Prescription Drugs

Collette LeManske

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A couple of years ago Colorado legalized the use of recreational marijuana, ever since then all of our drug concerns have been focused on marijuana. However, there is another drug in the background that has been overlooked: prescription drugs. These easily-accessible drugs become popular as teens self-medicate themselves or use them to get high. The most popular prescription drugs that are abused are pain relievers (to get high), depressants (to relieve anxiety), and stimulants (to help with ADD). While prescription drugs are not bad themselves, the improper use of them proves a danger to those who use them irresponsibly.

Prescription drugs have always been an underlying issue not many pay attention to because they believe it is “safe”. People believe if a doctor gave it to them it should be safe, but many prescriptions drugs, mainly painkillers, have addictive substances in them, causing the person to rely on them, which leads to long term effects. And although marijuana is more popular, prescription drug abuse has resulted in more deaths, up to 17,000 a year according to Center for Lawful Access and Abuse Deterrence. Another reason it’s not widely known as a threat is because it’s harder to detect than other drugs. “You may actually be prescribed and it has your name on it…it’s harder to prove those aren’t your pills” says School Resource Office and Deputy Sheriff Englert while explaining how difficult it is to find teenagers that are abusing prescription drugs.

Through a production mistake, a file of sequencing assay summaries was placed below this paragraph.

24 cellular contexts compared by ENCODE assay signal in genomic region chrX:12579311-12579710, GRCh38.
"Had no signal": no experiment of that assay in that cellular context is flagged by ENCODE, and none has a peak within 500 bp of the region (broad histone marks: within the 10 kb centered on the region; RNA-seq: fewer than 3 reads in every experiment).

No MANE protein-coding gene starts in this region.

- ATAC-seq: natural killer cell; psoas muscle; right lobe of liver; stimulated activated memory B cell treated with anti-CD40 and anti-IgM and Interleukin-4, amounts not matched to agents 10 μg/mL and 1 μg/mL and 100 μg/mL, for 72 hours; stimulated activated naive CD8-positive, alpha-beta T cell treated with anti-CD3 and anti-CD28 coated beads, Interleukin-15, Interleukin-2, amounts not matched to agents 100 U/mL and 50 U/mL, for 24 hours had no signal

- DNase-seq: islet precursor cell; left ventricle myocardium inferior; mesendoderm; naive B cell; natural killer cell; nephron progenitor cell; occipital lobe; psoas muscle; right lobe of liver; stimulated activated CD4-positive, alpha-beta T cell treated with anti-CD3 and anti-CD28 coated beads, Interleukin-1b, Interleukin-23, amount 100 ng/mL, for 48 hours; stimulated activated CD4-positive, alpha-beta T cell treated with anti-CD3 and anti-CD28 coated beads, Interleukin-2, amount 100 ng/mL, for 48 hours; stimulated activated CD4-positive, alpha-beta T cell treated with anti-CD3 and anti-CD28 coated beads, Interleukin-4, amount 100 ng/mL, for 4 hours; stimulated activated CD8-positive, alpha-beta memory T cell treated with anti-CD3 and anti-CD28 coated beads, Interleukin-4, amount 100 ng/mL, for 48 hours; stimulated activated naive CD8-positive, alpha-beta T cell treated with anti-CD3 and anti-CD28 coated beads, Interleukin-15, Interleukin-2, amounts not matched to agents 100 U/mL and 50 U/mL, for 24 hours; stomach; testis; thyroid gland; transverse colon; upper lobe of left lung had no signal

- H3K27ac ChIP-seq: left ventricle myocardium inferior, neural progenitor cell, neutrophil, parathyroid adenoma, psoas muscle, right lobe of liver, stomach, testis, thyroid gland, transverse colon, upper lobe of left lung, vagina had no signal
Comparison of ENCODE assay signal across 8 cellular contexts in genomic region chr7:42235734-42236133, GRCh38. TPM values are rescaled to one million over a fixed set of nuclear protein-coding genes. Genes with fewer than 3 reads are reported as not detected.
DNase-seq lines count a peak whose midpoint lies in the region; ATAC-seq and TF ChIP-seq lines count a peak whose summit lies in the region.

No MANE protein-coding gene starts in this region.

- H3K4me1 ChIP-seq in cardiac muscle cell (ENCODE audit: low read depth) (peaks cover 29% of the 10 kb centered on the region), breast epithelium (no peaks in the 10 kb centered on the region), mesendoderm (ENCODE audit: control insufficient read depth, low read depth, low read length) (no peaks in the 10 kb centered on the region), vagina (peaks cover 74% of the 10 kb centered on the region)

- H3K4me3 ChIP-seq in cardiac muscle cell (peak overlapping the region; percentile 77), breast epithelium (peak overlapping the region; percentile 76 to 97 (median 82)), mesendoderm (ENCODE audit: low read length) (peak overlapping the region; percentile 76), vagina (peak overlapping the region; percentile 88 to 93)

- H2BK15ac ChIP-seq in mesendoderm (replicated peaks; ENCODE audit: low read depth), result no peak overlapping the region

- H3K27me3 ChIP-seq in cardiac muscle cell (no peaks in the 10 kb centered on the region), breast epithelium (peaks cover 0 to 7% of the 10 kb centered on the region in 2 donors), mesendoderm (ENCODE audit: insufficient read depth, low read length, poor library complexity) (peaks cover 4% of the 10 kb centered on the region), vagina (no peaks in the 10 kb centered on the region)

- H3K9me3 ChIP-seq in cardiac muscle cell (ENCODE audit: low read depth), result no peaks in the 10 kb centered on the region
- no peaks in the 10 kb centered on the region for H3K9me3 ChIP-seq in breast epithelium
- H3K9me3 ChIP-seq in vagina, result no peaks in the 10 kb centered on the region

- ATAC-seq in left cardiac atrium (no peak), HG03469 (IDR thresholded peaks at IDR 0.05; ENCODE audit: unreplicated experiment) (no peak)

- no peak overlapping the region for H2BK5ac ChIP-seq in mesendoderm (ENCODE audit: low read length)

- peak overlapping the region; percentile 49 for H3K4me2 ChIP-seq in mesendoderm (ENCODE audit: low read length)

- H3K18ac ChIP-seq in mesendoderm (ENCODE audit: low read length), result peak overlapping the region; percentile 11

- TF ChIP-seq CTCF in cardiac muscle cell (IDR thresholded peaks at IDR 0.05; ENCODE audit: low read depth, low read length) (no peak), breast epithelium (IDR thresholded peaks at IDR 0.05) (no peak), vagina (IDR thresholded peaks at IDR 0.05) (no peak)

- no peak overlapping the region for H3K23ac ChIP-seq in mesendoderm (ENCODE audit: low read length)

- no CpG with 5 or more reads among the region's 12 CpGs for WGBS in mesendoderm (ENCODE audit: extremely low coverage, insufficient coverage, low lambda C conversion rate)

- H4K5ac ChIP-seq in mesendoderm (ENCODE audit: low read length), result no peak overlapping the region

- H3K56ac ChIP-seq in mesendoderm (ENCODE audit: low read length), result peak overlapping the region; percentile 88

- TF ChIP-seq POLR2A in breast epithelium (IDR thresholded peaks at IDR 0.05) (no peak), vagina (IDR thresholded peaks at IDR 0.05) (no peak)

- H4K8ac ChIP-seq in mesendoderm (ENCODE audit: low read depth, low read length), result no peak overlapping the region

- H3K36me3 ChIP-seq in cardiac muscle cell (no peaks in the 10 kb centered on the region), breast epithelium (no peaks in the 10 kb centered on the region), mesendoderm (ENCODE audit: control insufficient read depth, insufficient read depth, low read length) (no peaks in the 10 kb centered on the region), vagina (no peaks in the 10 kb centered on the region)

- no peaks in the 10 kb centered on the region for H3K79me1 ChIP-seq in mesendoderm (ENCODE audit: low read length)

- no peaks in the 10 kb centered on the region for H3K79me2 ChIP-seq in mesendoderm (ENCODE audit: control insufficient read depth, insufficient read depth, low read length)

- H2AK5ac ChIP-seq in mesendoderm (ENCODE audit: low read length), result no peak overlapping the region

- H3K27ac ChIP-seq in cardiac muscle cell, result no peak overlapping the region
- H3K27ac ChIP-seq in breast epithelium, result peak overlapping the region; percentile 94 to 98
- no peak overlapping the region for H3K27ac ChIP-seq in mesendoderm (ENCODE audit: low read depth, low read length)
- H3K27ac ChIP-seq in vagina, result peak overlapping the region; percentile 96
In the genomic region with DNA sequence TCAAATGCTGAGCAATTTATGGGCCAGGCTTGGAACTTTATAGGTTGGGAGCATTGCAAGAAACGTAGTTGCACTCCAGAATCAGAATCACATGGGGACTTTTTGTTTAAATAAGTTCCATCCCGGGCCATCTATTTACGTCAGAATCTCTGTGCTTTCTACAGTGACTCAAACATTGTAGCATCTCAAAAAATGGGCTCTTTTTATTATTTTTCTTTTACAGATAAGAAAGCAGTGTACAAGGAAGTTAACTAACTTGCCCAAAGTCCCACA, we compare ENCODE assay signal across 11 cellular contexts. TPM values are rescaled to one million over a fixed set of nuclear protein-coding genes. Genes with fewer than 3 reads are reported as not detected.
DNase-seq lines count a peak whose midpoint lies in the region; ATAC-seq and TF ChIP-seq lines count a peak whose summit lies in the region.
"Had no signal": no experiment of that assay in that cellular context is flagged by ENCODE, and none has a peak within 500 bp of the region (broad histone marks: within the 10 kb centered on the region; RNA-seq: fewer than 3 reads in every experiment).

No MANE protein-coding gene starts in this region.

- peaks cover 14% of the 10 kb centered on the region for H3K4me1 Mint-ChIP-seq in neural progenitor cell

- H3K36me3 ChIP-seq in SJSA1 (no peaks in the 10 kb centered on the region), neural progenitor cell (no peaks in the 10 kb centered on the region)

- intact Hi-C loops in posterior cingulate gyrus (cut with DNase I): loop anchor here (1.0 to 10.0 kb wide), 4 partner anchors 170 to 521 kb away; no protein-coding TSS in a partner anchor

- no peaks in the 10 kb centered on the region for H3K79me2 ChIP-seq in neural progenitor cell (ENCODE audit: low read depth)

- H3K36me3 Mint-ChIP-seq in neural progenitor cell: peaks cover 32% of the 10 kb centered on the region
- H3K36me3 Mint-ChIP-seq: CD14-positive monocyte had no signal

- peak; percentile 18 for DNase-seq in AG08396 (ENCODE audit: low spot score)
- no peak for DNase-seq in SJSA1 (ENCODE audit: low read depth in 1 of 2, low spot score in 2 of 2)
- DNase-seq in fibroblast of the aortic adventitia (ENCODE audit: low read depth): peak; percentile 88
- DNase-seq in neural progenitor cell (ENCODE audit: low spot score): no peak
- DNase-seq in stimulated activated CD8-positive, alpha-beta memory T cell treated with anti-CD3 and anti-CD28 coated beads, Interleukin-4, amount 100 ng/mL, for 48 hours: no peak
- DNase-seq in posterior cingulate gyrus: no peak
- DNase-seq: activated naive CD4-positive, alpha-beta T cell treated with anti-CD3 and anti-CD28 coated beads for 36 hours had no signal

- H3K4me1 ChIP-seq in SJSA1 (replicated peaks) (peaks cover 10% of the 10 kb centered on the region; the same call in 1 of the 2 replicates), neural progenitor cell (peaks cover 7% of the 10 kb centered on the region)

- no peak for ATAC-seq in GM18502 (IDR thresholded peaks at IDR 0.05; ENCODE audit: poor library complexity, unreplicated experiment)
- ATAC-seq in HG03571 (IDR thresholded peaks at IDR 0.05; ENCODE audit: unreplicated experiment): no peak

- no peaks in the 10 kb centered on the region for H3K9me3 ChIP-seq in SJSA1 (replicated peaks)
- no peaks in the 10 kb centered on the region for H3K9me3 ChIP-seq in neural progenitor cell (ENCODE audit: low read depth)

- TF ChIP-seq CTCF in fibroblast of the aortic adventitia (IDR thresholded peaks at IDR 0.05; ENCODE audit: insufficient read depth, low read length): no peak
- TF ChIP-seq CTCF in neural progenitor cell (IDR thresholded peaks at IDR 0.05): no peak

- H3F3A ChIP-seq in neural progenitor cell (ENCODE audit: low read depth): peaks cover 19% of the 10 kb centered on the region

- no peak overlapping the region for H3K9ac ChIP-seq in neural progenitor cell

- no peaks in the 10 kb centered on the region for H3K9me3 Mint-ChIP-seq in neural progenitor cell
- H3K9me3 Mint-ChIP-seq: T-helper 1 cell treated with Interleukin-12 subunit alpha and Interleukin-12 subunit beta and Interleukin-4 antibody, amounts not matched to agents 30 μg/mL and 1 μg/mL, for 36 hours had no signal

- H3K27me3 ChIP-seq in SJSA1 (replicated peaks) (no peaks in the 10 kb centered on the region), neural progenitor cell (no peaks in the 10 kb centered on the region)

Although you may think prescription drugs are safe because they were given to you by a doctor, they’re only safe exactly how the doctor prescribed to you. “Teenager’s brain chemicals are changing all the time, if you put something else in there, like a prescription drug you don’t know what that does to you long term” says Englert. This is backed up by the Addiction Center who states that drug abuse will deter brain development and even hinder cognitive abilities later in life. As you abuse prescription drugs more and more, it will affect your social life as well. Because you become addicted to a drug, your time will be focused towards it, instead of healthy relationships and focusing on school. Overall, abusing prescription drugs will have a negative effect on your, mental, physical, and social life.

As long a prescription drugs are prescribed to you by a doctor, and you follow the amount you need to take, there is a lower chance of being addicted, and of you getting in trouble. Teachers, advisers, and officers always keep their eye out for prescription drug abuse and unfortunately if you’re caught with them you can be charged for prescription fraud, which will impact you for the rest of your life. Englert stresses that if you see or know of a student struggling with a prescription drug addiction to get them help; “You’re not being a snitch or getting somebody in trouble, it’s what’s best for those people”

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